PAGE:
Singlet lens imaging Optical raytracing design and experimental by mifei

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									Singlet lens imaging: Optical raytracing design and experimental characterization The goal is to design an imaging system with -10x magnification and the best possible resolution, using only a single refractive lens (a „singlet‟) with a 100mm focal lengthand a 50mm lens diameter. First, calculate the paraxial object and image plane for this system using the lensmaker‟s formula (1/o + 1/i = 1/f) for -10x magnification and f==100mm. What are the object and image distances? In paraxial imaging, and assuming a thin lens, this system is now fully defined. However, Zemax raytracing makes fewer approximations and will show you that there is still an important degree of freedom: the curvature of each side of the singlet lens. The drawing below illustrates “lens bending” where the same total thickness of the lens is maintained as the optical power is moved between the front and back surfaces of the lens. With a thin lens approximation, all these lenses are identical. In practice these lenses have very different aberrations, and may be better suited to accomplish specific imaging goals.
Meniscus Plano-Convex Bi-Convex Plano-Convex Meniscus

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For our example we will use BK7 (a common glass used in optics) as the lens material and a single 500 nm (green) wavelength for our illumination and a 10 mm thick lens. In Zemax, set up the imaging system with the object and image distances you calculated and a plano-convex lens with the curved side closer to the object. Use “layout” to see your system. Set up the object as a point source on axis, and adjust the lens curvature to achieve approximate imaging. Use your merit function to optimize the lens, and record the value of the merit function achieved. Record the curvature, and take an image file of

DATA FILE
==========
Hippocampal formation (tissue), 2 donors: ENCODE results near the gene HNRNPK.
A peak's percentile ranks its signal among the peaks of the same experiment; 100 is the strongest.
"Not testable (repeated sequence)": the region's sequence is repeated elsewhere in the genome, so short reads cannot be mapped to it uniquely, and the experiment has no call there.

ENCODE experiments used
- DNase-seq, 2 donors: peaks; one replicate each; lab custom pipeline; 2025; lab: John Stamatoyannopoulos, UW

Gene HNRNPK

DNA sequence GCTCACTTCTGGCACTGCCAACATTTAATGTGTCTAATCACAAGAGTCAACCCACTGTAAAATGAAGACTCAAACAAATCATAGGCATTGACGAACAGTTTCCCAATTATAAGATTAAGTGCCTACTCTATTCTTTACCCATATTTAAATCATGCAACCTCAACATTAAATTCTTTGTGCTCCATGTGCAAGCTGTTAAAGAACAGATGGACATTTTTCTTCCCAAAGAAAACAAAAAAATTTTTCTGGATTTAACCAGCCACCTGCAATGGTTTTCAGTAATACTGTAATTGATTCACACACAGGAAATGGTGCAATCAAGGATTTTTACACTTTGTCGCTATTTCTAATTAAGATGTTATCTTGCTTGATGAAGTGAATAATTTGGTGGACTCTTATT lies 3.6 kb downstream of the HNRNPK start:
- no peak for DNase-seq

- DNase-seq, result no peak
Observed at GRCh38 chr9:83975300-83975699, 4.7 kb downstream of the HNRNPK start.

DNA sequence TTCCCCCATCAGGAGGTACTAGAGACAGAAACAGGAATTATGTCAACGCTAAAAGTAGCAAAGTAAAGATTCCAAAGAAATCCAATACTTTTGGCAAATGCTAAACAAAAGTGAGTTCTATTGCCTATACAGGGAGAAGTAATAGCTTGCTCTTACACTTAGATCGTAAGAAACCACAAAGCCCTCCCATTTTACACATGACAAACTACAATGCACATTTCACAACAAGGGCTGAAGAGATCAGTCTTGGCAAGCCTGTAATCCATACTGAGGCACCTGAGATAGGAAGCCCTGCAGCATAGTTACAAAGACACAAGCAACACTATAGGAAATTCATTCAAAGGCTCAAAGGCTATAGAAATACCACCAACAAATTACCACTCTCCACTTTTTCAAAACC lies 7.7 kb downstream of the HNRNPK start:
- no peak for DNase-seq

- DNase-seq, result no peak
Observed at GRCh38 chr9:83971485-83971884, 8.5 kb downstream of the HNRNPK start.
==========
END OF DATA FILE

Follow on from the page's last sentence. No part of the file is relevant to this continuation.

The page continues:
the lens. Now generate a through-focus spot diagram, using a random ray pattern, and setting the spacing between focus points to allow you to see the point blurring by at least twice the smallest diameter. What is the approximate spot size? Record the throughfocus spot diagram as an image file. Now take the lens and reverse its position using the “reverse elements” function. Keeping the total separation between the object and image plane constant, adjust the lens position to achieve best focus. Record the merit function achieved, take an image of the new lens layout, and repeat the through-focus spot diagram. What is the approximate spot size? Finally, repeat this process with a symmetric bi-convex lens with total thickness 10mm (have your TA show you how to use „pick up‟ to automatically make the curvatures equal). Repeat the optimization, and record the merit function achieved, the lens layout, and through focus spot diagrams. What is the approximate spot size? Based on these designs, you should be able to pick which of the three lens arrangements will produce the best image. Now we will test this prediction on the optical bench. We will use BK7 100 mm focal length lenses that are plano-convex and bi-spheric, which should be almost identical to the lenses which you have designed. Set up a resolution target with diffuse illumination and an image plane at the calculated distance from the object. Place a paper screen at the image plane so you can see the magnified and inverted image. Place the plano-convex lens between the object and image and adjust the position until you have the best image. Photograph the entire image using a digital camera. Repeat this process with the lens reversed, then with the symmetric biconvex lens. Which lens arrangement produces the best overall image? Now repeat this process using a CCD sensor at the image plane to examine the fine resolution at the center of the image. Which lens arrangement produces the best resolution? Finally, using the WORST lens arrangement, look at the effect of placing an iris near the lens to restrict the lens to 1/5 it‟s original diameter (10 mm). Does the performance improve, for either the fine resolution (on the CCD) or the overall image (on the screen)? Why? Slide the aperture to the side of the lens, so that you are using only the edge area of the lens aperture. What is the effect on the imaging performance? Why?


								
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